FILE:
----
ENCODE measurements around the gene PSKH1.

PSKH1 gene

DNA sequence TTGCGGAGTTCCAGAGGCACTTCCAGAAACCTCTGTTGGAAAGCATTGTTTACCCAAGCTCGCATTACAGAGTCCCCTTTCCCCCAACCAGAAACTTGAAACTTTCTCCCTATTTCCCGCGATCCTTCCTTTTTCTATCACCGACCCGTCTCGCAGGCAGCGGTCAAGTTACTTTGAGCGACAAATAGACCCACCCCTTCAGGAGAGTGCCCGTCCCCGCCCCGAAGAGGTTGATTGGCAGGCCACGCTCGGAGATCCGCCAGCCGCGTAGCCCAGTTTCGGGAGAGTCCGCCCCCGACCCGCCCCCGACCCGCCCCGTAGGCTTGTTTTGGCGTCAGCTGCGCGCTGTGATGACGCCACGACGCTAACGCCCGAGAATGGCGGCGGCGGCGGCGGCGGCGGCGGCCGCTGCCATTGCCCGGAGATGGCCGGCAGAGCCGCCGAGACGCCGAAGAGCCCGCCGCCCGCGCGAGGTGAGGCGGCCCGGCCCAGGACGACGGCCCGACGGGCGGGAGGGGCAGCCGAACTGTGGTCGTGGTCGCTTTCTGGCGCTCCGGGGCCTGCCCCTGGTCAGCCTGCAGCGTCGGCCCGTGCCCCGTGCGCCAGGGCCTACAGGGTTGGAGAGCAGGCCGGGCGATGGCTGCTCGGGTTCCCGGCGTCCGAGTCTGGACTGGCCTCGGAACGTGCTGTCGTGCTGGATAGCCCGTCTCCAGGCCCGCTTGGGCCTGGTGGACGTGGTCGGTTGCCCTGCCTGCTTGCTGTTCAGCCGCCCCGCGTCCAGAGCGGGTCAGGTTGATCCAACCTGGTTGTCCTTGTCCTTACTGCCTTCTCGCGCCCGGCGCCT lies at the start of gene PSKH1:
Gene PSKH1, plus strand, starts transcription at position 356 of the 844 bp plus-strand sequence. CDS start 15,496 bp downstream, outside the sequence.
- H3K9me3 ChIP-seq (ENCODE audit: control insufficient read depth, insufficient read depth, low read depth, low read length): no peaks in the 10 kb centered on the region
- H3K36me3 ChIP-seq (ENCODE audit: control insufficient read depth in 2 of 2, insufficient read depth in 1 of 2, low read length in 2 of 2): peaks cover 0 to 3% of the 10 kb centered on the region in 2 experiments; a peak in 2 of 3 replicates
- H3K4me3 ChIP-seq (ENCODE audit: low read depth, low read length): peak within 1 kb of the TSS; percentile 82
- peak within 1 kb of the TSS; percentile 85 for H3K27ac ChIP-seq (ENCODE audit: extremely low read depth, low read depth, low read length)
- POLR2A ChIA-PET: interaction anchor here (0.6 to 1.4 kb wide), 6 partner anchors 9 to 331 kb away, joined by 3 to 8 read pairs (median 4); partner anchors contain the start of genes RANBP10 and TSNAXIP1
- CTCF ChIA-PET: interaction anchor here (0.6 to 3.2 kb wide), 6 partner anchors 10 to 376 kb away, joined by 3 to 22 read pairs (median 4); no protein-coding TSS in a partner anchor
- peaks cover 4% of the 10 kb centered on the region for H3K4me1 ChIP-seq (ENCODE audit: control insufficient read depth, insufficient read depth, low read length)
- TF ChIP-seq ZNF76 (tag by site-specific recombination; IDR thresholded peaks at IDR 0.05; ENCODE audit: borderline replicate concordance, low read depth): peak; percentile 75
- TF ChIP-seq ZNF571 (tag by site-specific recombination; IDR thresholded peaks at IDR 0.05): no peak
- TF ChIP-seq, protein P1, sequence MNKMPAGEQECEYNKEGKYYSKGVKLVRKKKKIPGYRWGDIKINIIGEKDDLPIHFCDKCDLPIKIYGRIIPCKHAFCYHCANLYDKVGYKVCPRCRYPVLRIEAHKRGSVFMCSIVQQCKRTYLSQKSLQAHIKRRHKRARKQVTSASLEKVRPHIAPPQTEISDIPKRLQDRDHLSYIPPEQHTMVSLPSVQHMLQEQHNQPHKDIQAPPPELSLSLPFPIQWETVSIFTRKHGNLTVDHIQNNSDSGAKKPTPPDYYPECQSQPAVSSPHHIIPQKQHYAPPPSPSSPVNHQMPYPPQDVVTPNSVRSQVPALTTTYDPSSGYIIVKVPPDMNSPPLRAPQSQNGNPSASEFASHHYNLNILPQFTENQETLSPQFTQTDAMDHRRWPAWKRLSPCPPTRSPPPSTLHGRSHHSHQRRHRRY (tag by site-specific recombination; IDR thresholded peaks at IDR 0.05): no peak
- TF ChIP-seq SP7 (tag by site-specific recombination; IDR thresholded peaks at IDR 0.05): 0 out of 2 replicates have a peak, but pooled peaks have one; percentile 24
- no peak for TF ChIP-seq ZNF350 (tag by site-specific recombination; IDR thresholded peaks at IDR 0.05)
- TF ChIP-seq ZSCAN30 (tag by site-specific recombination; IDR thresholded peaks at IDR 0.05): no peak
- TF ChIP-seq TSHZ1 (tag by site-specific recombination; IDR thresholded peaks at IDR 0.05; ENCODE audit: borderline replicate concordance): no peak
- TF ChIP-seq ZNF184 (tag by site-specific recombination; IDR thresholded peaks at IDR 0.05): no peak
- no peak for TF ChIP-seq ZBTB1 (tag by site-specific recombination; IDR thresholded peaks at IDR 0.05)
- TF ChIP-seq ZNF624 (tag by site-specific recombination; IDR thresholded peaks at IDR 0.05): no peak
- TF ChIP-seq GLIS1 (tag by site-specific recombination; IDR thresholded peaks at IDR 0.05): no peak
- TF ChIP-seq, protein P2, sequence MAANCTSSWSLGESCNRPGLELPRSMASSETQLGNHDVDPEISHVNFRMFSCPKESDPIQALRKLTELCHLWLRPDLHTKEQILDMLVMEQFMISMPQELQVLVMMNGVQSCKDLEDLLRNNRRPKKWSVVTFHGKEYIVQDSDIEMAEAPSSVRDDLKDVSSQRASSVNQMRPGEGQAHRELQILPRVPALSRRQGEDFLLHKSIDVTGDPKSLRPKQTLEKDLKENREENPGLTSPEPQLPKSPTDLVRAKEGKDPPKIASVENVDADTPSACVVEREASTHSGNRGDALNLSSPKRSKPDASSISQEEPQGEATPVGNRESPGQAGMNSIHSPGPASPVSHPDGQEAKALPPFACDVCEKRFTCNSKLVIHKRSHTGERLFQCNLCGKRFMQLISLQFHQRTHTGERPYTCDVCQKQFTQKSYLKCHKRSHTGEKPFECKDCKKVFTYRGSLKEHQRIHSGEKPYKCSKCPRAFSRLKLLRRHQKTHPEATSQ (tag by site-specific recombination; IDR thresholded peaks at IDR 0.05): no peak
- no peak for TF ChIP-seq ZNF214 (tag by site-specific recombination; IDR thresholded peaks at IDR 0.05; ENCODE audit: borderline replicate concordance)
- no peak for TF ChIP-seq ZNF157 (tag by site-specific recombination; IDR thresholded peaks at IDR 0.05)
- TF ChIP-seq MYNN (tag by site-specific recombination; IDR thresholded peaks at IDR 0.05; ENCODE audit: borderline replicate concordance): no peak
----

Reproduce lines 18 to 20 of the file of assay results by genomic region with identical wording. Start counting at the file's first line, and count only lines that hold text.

- TF ChIP-seq TSHZ1 (tag by site-specific recombination; IDR thresholded peaks at IDR 0.05; ENCODE audit: borderline replicate concordance): no peak
- TF ChIP-seq ZNF184 (tag by site-specific recombination; IDR thresholded peaks at IDR 0.05): no peak
- no peak for TF ChIP-seq ZBTB1 (tag by site-specific recombination; IDR thresholded peaks at IDR 0.05)